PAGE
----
With Hancock having confirmed on 18 June there was an outbreak in Leicester, Labour leader Starmer said this was a “lost week” while the virus was spreading across the East Midlands city.

What are the arguments for pillar 2 data being made public?

While Dr Robertson says local directors of public health should get information first in order to identify outbreaks at street or building level, he argues the public also needs access to timely data “at a town level”.

He says access to the latest local information will create “confidence in the measures that are being placed on people.

“If people don’t have confidence in the data, there’s likely to be less compliance with the measures that are taking place.”

He adds: “There’s no real downside to releasing data unless it gets down to real privacy-type levels where you are identifying individual people.”

What do we definitely know?

Public Health England has published a list of local authority cases from pillars 1 and 2, but it’s still only for the week ending 21 June – more than 10 days ago.

The top 10 councils with the most cases per 100,000 people were: Leicester (140.2), Bradford (69.4), Barnsley (54.7), Rochdale (53.6), Bedford (42.0), Oldham (38.6), Rotherham (33.6), Tameside (33.3), Blackburn with Darwen (32.9) and Kirklees (30.3).

On Wednesday, meanwhile, one authority – Greater Manchester – took it upon itself to publish its own up-to-date figures for its 10 areas in response to the situation in Leicester. It said Leicester’s seven-day infection rate per 100,000 was 135, as of Tuesday, compared to Greater Manchester’s 13.3.

Does the government plan to make pillar 2 data public?

Yes. After announcing the Leicester lockdown on Monday, Hancock promised MPs: “I am committing to the House to publish it at as local a level as possible, so that everybody will be able to see and analyse that data.”

However, he made no indication as to when this will be.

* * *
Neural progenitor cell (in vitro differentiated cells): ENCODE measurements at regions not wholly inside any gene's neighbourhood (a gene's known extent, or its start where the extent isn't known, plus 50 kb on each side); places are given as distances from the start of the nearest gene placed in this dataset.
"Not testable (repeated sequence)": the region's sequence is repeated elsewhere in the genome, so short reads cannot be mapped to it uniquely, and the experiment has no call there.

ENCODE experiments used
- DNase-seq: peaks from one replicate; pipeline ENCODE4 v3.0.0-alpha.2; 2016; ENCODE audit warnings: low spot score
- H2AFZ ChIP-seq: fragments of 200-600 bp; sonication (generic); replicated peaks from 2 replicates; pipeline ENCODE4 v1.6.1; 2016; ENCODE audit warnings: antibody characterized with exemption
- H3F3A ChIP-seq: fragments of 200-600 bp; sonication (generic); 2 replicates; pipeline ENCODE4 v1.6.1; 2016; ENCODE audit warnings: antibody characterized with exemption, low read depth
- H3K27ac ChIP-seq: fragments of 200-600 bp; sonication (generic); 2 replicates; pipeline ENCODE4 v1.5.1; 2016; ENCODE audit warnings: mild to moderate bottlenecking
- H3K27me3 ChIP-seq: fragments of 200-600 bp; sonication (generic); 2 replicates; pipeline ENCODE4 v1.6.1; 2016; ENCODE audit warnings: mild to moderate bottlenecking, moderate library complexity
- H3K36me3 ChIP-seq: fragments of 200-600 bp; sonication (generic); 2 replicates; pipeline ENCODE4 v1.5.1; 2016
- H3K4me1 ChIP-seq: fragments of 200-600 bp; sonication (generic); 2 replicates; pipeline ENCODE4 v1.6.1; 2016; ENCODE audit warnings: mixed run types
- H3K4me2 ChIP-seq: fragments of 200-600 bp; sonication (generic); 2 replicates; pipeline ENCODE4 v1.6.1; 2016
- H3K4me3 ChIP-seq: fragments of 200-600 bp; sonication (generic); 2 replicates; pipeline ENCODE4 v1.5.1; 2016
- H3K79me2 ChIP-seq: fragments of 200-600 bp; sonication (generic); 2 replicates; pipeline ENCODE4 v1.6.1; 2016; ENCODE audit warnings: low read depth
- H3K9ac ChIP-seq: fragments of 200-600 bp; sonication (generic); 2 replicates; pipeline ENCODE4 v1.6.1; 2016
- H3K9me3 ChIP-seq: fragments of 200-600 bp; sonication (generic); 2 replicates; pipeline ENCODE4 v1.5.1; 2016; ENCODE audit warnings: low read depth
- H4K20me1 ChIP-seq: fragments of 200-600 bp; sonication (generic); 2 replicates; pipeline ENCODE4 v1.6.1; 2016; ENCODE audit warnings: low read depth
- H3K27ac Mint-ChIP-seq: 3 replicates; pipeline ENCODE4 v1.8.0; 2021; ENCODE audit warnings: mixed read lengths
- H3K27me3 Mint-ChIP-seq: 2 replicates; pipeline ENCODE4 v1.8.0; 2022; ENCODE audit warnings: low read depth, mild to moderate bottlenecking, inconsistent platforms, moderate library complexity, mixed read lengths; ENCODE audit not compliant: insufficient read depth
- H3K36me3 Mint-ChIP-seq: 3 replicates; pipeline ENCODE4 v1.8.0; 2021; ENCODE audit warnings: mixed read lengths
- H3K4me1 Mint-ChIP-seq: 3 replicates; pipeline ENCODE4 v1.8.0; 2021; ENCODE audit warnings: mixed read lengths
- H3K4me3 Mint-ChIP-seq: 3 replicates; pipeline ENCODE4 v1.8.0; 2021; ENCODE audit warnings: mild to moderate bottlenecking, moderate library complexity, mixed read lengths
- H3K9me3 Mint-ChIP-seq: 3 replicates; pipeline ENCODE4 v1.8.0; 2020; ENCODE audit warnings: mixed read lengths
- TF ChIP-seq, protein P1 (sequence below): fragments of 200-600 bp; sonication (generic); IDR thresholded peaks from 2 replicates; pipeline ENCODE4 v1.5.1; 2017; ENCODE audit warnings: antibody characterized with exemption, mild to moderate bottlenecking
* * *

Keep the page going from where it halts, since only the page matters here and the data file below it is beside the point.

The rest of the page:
Belgrave Road, Leicester�s Golden Mile as Leicester returns to Lockdown amid a spike in Coronavirus cases in the city
Belgrave Road, known as Leicester's Golden Mile, as the city returned to lockdown. (PA)

Who has spoken out against the government?

Starmer went on the attack at PMQs, citing an 11-day delay “during which the virus was spreading in Leicester”.

He told Boris Johnson: “There are now real fears of further local lockdowns across the country.”

The PM insisted the government has shared accurate COVID-19 infection data with councils across the country.

This prompted Labour frontbencher Jess Phillips to call Johnson “a liar”. “It has been incredibly hard for local authorities to get data and information from the beginning of the crisis,” she said.

In the medical world, the British Medical Association (BMA) has also called for “rapid data transparency” for dealing with local outbreaks.

Its council chair, Dr Chaand Nagpaul, said on Wednesday: “The PM has talked about a ‘whack-a-mole’ strategy to tackle local outbreaks, but this is no use if the people leading the response on the ground – be they public health teams or local leaders – are not given the most accurate up-to-date data possible.

“This is crucial to allow swift action and to protect lives and the health service, and something that is not happening right now.”